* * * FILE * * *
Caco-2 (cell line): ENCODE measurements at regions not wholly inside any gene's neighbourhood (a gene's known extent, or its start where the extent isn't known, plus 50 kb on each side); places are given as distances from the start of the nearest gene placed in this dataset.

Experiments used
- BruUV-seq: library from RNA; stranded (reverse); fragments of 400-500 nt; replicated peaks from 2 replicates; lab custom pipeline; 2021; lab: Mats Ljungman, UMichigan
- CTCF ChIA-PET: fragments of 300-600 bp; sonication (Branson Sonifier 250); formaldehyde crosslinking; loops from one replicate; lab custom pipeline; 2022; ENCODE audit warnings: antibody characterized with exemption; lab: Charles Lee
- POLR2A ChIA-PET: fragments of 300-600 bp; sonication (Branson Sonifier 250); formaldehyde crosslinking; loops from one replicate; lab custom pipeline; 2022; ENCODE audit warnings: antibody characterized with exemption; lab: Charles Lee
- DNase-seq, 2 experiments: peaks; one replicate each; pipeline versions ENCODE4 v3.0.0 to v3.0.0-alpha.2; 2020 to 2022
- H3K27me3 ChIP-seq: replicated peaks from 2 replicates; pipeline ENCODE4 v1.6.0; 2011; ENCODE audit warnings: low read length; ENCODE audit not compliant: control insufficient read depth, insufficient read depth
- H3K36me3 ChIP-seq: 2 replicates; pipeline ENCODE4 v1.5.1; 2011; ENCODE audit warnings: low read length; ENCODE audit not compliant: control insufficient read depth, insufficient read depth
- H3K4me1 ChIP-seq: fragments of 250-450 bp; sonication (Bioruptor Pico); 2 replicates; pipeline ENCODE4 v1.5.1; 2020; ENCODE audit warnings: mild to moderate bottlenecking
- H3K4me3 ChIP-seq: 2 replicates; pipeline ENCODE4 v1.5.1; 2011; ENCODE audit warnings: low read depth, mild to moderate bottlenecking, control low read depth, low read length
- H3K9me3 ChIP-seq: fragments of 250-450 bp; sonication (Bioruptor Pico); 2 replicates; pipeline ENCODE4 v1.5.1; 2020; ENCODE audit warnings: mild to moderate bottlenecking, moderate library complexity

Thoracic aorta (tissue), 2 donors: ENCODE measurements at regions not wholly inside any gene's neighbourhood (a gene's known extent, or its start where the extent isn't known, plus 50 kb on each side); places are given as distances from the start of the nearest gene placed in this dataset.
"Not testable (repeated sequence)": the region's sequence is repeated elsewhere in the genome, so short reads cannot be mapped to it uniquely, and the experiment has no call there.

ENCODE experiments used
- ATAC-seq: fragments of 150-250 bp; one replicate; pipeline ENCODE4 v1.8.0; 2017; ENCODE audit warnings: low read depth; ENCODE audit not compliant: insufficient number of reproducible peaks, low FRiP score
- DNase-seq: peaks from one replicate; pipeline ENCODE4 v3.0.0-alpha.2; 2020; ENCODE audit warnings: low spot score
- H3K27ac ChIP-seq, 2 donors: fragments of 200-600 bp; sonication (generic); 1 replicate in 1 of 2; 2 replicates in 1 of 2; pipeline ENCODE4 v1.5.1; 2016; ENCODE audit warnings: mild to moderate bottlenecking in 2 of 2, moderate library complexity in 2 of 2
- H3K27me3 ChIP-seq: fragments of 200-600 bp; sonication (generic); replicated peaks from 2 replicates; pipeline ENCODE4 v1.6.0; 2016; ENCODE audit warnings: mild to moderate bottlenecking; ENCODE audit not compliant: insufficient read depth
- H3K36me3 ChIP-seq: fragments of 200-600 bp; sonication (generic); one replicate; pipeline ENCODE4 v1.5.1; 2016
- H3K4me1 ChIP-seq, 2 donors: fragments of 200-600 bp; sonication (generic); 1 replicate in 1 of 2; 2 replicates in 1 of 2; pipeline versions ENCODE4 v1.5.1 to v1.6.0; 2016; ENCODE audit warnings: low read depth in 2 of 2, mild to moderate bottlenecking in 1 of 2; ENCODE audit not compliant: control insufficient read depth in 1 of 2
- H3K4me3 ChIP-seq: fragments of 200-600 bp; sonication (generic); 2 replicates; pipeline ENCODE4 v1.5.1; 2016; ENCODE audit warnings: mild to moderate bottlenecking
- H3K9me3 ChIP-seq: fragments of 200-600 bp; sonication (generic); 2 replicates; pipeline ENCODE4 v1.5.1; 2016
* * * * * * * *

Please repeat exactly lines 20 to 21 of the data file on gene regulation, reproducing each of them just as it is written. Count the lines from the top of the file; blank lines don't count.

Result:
- H3K4me1 ChIP-seq, 2 donors: fragments of 200-600 bp; sonication (generic); 1 replicate in 1 of 2; 2 replicates in 1 of 2; pipeline versions ENCODE4 v1.5.1 to v1.6.0; 2016; ENCODE audit warnings: low read depth in 2 of 2, mild to moderate bottlenecking in 1 of 2; ENCODE audit not compliant: control insufficient read depth in 1 of 2
- H3K4me3 ChIP-seq: fragments of 200-600 bp; sonication (generic); 2 replicates; pipeline ENCODE4 v1.5.1; 2016; ENCODE audit warnings: mild to moderate bottlenecking